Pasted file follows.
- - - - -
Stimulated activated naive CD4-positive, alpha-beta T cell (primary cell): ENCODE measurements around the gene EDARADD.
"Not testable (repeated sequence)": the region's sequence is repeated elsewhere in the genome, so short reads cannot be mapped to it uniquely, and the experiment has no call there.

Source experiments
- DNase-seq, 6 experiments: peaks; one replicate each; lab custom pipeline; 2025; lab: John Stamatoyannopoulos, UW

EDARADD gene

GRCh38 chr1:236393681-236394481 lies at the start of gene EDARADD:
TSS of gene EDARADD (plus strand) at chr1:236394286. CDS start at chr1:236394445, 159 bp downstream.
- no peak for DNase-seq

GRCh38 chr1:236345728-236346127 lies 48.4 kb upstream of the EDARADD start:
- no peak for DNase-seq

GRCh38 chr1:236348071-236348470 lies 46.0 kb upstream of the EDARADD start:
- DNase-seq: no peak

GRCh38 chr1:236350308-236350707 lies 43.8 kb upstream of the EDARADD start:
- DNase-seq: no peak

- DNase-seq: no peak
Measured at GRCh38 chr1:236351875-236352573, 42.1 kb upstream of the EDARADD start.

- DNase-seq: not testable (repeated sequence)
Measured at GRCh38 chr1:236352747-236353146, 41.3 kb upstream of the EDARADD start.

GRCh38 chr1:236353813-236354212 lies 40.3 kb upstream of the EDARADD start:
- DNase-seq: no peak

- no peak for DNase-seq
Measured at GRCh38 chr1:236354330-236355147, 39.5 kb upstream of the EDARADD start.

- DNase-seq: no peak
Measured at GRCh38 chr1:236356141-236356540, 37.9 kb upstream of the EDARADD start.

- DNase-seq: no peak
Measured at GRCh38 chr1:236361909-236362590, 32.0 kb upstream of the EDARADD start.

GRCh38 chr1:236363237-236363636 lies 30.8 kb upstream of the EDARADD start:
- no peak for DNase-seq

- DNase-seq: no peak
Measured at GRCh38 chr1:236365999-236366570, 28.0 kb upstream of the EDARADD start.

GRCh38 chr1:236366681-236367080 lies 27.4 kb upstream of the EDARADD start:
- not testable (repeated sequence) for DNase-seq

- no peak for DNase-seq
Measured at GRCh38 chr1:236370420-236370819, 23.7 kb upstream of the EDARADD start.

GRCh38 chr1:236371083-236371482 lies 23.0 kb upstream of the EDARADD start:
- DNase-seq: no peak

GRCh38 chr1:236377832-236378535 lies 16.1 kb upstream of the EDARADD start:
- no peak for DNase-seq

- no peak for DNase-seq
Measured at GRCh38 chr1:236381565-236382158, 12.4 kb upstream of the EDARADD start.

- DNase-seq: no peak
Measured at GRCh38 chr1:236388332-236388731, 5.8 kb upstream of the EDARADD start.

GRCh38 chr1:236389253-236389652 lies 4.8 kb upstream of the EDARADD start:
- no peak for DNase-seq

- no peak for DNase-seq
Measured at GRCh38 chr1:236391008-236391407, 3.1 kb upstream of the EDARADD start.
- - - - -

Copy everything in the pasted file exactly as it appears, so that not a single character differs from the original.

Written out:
Stimulated activated naive CD4-positive, alpha-beta T cell (primary cell): ENCODE measurements around the gene EDARADD.
"Not testable (repeated sequence)": the region's sequence is repeated elsewhere in the genome, so short reads cannot be mapped to it uniquely, and the experiment has no call there.

Source experiments
- DNase-seq, 6 experiments: peaks; one replicate each; lab custom pipeline; 2025; lab: John Stamatoyannopoulos, UW

EDARADD gene

GRCh38 chr1:236393681-236394481 lies at the start of gene EDARADD:
TSS of gene EDARADD (plus strand) at chr1:236394286. CDS start at chr1:236394445, 159 bp downstream.
- no peak for DNase-seq

GRCh38 chr1:236345728-236346127 lies 48.4 kb upstream of the EDARADD start:
- no peak for DNase-seq

GRCh38 chr1:236348071-236348470 lies 46.0 kb upstream of the EDARADD start:
- DNase-seq: no peak

GRCh38 chr1:236350308-236350707 lies 43.8 kb upstream of the EDARADD start:
- DNase-seq: no peak

- DNase-seq: no peak
Measured at GRCh38 chr1:236351875-236352573, 42.1 kb upstream of the EDARADD start.

- DNase-seq: not testable (repeated sequence)
Measured at GRCh38 chr1:236352747-236353146, 41.3 kb upstream of the EDARADD start.

GRCh38 chr1:236353813-236354212 lies 40.3 kb upstream of the EDARADD start:
- DNase-seq: no peak

- no peak for DNase-seq
Measured at GRCh38 chr1:236354330-236355147, 39.5 kb upstream of the EDARADD start.

- DNase-seq: no peak
Measured at GRCh38 chr1:236356141-236356540, 37.9 kb upstream of the EDARADD start.

- DNase-seq: no peak
Measured at GRCh38 chr1:236361909-236362590, 32.0 kb upstream of the EDARADD start.

GRCh38 chr1:236363237-236363636 lies 30.8 kb upstream of the EDARADD start:
- no peak for DNase-seq

- DNase-seq: no peak
Measured at GRCh38 chr1:236365999-236366570, 28.0 kb upstream of the EDARADD start.

GRCh38 chr1:236366681-236367080 lies 27.4 kb upstream of the EDARADD start:
- not testable (repeated sequence) for DNase-seq

- no peak for DNase-seq
Measured at GRCh38 chr1:236370420-236370819, 23.7 kb upstream of the EDARADD start.

GRCh38 chr1:236371083-236371482 lies 23.0 kb upstream of the EDARADD start:
- DNase-seq: no peak

GRCh38 chr1:236377832-236378535 lies 16.1 kb upstream of the EDARADD start:
- no peak for DNase-seq

- no peak for DNase-seq
Measured at GRCh38 chr1:236381565-236382158, 12.4 kb upstream of the EDARADD start.

- DNase-seq: no peak
Measured at GRCh38 chr1:236388332-236388731, 5.8 kb upstream of the EDARADD start.

GRCh38 chr1:236389253-236389652 lies 4.8 kb upstream of the EDARADD start:
- no peak for DNase-seq

- no peak for DNase-seq
Measured at GRCh38 chr1:236391008-236391407, 3.1 kb upstream of the EDARADD start.